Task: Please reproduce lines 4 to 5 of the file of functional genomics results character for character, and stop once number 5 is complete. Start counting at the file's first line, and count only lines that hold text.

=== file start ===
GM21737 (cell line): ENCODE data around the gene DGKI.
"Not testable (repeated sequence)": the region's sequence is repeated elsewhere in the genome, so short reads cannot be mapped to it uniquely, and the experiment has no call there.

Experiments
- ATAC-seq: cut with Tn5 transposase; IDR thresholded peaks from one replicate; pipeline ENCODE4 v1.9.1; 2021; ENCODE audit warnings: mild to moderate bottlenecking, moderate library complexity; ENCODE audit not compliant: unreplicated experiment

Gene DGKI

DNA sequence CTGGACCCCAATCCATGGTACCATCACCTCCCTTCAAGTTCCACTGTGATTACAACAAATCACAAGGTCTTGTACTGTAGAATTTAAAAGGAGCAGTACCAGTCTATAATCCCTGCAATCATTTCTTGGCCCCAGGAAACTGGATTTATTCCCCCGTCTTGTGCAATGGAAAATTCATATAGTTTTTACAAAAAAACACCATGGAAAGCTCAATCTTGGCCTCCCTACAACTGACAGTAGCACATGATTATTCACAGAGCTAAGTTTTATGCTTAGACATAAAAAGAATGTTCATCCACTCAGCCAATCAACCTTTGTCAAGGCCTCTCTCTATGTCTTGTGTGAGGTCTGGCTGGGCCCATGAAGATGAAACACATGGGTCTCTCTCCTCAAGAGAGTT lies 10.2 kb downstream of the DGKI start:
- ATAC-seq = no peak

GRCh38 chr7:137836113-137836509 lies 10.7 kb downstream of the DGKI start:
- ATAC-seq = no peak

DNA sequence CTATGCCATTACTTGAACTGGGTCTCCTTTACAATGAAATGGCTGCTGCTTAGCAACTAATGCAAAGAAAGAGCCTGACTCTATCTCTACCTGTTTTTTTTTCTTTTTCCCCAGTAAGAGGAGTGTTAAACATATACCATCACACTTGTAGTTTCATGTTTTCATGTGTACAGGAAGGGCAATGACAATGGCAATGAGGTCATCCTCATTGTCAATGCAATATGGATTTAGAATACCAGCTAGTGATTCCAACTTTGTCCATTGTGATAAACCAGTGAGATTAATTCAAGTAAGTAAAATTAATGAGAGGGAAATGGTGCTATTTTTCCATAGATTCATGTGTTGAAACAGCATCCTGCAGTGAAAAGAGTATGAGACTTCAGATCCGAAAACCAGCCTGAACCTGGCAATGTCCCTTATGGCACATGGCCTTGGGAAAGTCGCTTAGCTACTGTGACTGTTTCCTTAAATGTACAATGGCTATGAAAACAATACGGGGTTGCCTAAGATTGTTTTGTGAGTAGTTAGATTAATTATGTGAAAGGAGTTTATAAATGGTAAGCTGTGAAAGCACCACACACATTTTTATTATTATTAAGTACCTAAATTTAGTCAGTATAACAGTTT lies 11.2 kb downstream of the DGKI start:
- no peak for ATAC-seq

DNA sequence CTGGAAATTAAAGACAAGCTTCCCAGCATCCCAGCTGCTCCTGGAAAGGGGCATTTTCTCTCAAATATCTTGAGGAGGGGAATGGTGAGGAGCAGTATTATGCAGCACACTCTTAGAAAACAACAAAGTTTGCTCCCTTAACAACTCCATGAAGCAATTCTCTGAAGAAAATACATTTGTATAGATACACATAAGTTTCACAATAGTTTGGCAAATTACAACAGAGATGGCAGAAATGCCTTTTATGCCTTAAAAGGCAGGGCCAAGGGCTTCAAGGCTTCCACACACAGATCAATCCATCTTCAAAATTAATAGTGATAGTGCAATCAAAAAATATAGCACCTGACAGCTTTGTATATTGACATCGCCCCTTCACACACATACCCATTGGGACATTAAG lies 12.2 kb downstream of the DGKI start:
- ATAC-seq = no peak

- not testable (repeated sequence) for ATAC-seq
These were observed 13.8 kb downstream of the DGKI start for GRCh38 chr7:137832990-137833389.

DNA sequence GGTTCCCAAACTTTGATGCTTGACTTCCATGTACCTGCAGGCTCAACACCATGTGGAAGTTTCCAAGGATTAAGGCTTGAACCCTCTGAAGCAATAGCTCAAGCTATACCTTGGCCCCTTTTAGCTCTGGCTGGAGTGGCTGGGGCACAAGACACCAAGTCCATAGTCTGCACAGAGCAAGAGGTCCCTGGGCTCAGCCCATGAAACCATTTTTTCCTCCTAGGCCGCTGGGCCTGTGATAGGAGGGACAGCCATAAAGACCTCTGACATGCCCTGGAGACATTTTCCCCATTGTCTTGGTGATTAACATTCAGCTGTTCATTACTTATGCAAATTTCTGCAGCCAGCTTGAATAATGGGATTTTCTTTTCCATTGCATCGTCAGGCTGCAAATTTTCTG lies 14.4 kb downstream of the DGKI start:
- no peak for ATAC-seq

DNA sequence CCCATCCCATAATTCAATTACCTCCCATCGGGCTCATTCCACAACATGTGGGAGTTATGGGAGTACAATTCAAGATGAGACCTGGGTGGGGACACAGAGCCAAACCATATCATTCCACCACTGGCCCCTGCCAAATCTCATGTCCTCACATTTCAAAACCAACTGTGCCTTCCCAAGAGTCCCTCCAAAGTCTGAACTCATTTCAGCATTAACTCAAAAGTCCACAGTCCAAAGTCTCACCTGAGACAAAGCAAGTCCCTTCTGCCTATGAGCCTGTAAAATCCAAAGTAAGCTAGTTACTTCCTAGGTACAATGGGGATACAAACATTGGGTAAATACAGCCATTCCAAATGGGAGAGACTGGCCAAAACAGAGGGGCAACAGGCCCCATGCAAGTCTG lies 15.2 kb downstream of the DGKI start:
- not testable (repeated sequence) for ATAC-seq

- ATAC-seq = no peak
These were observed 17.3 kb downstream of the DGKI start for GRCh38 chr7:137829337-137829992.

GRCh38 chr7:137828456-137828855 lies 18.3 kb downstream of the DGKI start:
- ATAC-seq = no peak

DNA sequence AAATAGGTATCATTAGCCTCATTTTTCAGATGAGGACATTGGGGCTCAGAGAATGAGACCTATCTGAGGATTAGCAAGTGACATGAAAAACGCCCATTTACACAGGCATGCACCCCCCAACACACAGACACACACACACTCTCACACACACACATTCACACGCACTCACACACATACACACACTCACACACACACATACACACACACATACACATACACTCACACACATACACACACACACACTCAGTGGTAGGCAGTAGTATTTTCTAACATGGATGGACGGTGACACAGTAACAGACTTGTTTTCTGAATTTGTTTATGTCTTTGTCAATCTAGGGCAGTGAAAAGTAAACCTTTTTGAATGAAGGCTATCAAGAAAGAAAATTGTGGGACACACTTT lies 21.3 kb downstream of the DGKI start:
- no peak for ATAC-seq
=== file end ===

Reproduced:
- ATAC-seq: cut with Tn5 transposase; IDR thresholded peaks from one replicate; pipeline ENCODE4 v1.9.1; 2021; ENCODE audit warnings: mild to moderate bottlenecking, moderate library complexity; ENCODE audit not compliant: unreplicated experiment

Gene DGKI